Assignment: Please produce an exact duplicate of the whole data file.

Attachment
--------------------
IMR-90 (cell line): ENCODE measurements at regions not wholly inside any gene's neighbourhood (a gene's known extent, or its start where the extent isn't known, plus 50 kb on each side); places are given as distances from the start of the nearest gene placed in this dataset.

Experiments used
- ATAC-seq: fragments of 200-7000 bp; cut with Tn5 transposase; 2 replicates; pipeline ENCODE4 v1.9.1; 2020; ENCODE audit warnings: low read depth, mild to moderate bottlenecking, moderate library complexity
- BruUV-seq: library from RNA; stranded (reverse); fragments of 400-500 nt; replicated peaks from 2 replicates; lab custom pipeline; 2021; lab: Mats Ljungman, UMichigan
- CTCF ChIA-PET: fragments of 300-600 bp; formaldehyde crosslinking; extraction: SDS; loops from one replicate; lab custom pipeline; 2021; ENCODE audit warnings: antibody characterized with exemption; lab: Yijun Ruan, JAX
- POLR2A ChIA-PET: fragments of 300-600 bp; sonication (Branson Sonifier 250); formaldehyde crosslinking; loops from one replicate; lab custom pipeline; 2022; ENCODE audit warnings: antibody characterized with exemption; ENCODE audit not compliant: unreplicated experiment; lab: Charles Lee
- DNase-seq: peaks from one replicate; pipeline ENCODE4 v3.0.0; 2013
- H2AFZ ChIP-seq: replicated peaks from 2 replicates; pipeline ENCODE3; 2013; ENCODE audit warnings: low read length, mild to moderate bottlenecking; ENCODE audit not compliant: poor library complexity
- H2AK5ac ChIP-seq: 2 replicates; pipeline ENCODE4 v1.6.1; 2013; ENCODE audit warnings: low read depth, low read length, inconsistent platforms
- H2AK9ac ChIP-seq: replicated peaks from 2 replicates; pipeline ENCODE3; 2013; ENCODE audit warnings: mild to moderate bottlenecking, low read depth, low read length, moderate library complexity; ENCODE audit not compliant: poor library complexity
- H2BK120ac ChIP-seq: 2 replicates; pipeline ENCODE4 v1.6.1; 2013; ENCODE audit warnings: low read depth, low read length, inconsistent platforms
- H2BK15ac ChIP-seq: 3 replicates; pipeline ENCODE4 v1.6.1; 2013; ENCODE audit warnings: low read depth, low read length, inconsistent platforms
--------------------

IMR-90 (cell line): ENCODE measurements at regions not wholly inside any gene's neighbourhood (a gene's known extent, or its start where the extent isn't known, plus 50 kb on each side); places are given as distances from the start of the nearest gene placed in this dataset.

Experiments used
- ATAC-seq: fragments of 200-7000 bp; cut with Tn5 transposase; 2 replicates; pipeline ENCODE4 v1.9.1; 2020; ENCODE audit warnings: low read depth, mild to moderate bottlenecking, moderate library complexity
- BruUV-seq: library from RNA; stranded (reverse); fragments of 400-500 nt; replicated peaks from 2 replicates; lab custom pipeline; 2021; lab: Mats Ljungman, UMichigan
- CTCF ChIA-PET: fragments of 300-600 bp; formaldehyde crosslinking; extraction: SDS; loops from one replicate; lab custom pipeline; 2021; ENCODE audit warnings: antibody characterized with exemption; lab: Yijun Ruan, JAX
- POLR2A ChIA-PET: fragments of 300-600 bp; sonication (Branson Sonifier 250); formaldehyde crosslinking; loops from one replicate; lab custom pipeline; 2022; ENCODE audit warnings: antibody characterized with exemption; ENCODE audit not compliant: unreplicated experiment; lab: Charles Lee
- DNase-seq: peaks from one replicate; pipeline ENCODE4 v3.0.0; 2013
- H2AFZ ChIP-seq: replicated peaks from 2 replicates; pipeline ENCODE3; 2013; ENCODE audit warnings: low read length, mild to moderate bottlenecking; ENCODE audit not compliant: poor library complexity
- H2AK5ac ChIP-seq: 2 replicates; pipeline ENCODE4 v1.6.1; 2013; ENCODE audit warnings: low read depth, low read length, inconsistent platforms
- H2AK9ac ChIP-seq: replicated peaks from 2 replicates; pipeline ENCODE3; 2013; ENCODE audit warnings: mild to moderate bottlenecking, low read depth, low read length, moderate library complexity; ENCODE audit not compliant: poor library complexity
- H2BK120ac ChIP-seq: 2 replicates; pipeline ENCODE4 v1.6.1; 2013; ENCODE audit warnings: low read depth, low read length, inconsistent platforms
- H2BK15ac ChIP-seq: 3 replicates; pipeline ENCODE4 v1.6.1; 2013; ENCODE audit warnings: low read depth, low read length, inconsistent platforms